But before anyone thinks I am totally praising this album, you're wrong. It is flawed, actually though lyrically it's well executed, the structure of the songs tend to repeat as do the themes. Take for instance the last track which I shall spare myself for even naming--over 10 minutes of excessive whining is uncalled for and I got bored towards the end. Also, Conor seems to teter on a strange level of faith, he speaks of God in "From a Balance Beam" and then doubts God's existence in "Don't Know When But a Day is Gonna Come". Speaking of which I really thought the outlook on the song was artistic in the beginning but as soon as Conor mentions a girl dying of vanity I thought to myself, for once a little bit of a different subject here; his walk in faith but then it turns out to be nothing more than another translucent 'boy-upset-about-girl-song'.
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By Jeremy P on June 13 2004
Format: Audio CD
I'm not a review kinda person..I don't work for Spin..I don't work for rolling stone...i don't work for a record label..i'm just your average emo kid who walks into record stores and buys albums...and I must say this album is compassionate. I know I sound corny..but the music is surreal.... His voice is exciting...emotional...scared...and delightful. Each song he sings...has interesting lyrics that not only captivate the listener but somehow relates to my personal experiences. Ok not every song, but certain lyrics within each song has some relation with my personal experiences. This cd can either be very depressing or depends on how you feel that particular day. I won't sit here and break down every song but in particular the last track is exciting. You can just tell by the way Conor is anxious to start the song while he was in the recording studio. This cd isn't exactly something you want to throw your headphones on and listen to while your working out. It is a cd you want to listen to you when you are with your significant other or by yourself...this isn't exactly a cd i would throw in my cd player while i'm driving around with like...5 of my friends...its a personal cd...its one of those cds in my car ....that if like someone asked "WHO ARE THESE GUYS" ...i would maybe put it in my cd player.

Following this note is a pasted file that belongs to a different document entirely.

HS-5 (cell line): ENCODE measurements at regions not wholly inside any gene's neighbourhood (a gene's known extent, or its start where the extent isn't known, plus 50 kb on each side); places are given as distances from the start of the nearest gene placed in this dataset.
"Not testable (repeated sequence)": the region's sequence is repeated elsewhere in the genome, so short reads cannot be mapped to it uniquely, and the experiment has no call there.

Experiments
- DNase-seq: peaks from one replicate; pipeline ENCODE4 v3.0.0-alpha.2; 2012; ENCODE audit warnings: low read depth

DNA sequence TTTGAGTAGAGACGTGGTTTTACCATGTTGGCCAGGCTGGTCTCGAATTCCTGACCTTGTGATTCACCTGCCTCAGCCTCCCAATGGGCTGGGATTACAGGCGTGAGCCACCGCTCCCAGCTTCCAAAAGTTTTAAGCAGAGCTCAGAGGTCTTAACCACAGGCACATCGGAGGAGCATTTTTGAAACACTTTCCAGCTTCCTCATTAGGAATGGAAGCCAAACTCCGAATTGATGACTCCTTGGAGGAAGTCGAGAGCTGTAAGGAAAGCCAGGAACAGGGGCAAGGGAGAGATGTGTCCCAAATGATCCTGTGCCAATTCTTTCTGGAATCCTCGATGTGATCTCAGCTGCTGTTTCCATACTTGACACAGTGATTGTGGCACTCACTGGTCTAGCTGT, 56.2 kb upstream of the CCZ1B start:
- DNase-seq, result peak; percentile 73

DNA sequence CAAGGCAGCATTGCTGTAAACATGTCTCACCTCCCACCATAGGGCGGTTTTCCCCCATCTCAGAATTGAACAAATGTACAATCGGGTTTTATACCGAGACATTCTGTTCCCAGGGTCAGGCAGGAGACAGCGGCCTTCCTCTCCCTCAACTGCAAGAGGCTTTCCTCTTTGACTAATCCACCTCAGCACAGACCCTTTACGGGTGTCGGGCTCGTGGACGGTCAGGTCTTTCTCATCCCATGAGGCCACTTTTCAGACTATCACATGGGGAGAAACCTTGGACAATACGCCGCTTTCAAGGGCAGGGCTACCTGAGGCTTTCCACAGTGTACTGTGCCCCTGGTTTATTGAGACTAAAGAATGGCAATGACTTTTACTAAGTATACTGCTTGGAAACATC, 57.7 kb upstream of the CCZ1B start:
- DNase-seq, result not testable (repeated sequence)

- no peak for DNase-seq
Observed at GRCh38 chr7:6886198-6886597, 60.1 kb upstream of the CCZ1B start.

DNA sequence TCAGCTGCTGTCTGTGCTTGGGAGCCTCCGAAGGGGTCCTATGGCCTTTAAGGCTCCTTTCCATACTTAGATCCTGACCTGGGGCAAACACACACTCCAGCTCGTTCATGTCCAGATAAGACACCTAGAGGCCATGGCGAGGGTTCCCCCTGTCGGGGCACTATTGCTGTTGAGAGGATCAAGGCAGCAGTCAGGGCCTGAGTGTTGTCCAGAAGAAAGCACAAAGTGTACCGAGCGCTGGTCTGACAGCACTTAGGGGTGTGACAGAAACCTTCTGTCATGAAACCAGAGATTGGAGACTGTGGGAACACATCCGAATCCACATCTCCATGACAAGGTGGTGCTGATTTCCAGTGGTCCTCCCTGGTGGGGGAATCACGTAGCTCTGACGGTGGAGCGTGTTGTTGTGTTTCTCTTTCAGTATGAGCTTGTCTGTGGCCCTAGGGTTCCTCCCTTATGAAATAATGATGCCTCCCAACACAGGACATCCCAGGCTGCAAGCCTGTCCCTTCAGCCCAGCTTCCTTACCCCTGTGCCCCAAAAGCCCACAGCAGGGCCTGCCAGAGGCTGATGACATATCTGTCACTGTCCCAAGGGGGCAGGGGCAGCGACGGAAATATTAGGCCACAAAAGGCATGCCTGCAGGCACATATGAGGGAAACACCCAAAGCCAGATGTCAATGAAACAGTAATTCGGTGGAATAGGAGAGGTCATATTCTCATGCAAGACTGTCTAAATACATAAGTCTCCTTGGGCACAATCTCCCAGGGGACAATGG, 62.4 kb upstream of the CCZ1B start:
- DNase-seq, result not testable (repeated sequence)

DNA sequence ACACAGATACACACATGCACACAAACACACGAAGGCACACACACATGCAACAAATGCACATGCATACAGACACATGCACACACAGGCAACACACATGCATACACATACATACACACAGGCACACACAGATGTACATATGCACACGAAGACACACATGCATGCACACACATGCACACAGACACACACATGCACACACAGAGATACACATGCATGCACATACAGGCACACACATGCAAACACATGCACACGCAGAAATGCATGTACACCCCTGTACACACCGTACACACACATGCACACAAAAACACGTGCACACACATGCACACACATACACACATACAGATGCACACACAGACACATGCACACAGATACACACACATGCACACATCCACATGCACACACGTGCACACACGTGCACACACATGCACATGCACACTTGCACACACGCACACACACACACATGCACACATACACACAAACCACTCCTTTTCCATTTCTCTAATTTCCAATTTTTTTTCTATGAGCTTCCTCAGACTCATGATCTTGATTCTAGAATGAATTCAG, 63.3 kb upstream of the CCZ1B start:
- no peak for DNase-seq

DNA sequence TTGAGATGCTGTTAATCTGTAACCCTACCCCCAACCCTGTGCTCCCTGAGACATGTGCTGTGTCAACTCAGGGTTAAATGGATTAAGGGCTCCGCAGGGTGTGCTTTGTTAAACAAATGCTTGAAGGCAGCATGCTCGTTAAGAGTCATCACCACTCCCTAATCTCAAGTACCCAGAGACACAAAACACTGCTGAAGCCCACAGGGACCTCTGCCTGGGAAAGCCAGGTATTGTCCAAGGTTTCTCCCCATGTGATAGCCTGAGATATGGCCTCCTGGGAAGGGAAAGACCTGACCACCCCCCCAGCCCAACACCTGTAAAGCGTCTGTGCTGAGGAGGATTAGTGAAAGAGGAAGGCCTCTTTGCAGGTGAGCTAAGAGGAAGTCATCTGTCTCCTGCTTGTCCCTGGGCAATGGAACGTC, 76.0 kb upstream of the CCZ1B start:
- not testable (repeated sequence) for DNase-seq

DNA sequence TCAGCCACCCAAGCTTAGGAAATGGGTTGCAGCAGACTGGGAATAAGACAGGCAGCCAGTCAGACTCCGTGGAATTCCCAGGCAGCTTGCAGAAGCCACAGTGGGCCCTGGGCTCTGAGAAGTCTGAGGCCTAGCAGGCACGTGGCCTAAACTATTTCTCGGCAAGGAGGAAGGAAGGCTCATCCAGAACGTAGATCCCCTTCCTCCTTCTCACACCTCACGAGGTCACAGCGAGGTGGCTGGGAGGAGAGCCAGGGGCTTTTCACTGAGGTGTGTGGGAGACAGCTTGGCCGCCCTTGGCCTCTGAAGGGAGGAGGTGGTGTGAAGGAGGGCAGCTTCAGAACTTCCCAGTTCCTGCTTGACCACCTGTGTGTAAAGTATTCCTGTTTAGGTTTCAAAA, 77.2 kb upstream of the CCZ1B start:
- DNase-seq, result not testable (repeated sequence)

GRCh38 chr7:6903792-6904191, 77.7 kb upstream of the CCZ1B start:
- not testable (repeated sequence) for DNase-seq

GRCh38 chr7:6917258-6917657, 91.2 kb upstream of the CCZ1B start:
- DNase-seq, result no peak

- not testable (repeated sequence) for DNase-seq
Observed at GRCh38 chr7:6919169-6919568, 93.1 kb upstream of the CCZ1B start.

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By Red on May 16 2004
Format: Audio CD